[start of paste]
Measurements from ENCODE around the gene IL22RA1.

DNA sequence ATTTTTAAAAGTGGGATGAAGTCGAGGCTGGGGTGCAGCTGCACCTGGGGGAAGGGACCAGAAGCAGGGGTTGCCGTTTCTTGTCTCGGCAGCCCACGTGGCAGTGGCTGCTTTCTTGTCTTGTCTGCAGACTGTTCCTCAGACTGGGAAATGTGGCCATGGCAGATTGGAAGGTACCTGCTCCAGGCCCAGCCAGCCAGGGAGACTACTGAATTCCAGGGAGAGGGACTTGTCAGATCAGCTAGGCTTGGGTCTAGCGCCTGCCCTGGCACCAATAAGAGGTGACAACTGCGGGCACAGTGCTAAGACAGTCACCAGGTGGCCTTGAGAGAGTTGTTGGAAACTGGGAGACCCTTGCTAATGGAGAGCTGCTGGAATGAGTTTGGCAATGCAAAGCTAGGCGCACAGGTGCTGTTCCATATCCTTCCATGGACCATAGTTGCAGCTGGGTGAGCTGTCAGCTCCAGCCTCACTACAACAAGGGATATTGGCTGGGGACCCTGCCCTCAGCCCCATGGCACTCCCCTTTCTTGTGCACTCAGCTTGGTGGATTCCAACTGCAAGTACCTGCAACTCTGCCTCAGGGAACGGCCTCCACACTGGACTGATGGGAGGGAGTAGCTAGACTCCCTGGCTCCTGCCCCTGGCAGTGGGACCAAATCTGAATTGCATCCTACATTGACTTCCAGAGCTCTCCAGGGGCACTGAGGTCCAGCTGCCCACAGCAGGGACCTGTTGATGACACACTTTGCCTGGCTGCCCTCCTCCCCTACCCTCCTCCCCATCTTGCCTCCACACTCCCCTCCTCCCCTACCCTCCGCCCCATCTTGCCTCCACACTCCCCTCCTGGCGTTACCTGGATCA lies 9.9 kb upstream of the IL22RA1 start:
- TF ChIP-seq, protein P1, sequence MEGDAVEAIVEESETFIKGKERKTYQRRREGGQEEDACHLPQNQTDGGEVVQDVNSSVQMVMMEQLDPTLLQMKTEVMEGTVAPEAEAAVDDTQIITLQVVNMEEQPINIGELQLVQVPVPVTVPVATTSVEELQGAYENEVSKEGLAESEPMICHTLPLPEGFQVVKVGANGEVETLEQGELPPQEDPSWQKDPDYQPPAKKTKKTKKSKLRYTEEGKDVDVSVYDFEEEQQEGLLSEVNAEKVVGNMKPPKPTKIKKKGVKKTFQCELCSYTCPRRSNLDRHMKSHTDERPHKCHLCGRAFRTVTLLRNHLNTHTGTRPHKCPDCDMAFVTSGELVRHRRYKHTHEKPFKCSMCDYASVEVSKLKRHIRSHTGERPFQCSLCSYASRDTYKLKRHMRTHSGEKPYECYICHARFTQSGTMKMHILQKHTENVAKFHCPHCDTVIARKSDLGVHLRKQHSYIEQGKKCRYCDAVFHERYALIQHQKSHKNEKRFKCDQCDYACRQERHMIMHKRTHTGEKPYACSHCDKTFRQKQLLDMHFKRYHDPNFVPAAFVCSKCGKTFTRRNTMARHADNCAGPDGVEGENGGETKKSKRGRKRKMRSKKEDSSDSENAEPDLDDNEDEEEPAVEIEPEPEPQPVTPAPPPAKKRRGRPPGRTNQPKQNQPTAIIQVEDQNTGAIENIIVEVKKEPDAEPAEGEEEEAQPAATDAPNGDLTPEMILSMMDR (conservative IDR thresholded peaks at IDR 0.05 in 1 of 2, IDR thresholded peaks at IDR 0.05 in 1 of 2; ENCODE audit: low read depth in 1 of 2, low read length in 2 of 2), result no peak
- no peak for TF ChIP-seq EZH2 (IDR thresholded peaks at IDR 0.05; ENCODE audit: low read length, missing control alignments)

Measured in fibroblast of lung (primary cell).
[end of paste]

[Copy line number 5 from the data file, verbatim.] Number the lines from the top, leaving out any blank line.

Measured in fibroblast of lung (primary cell).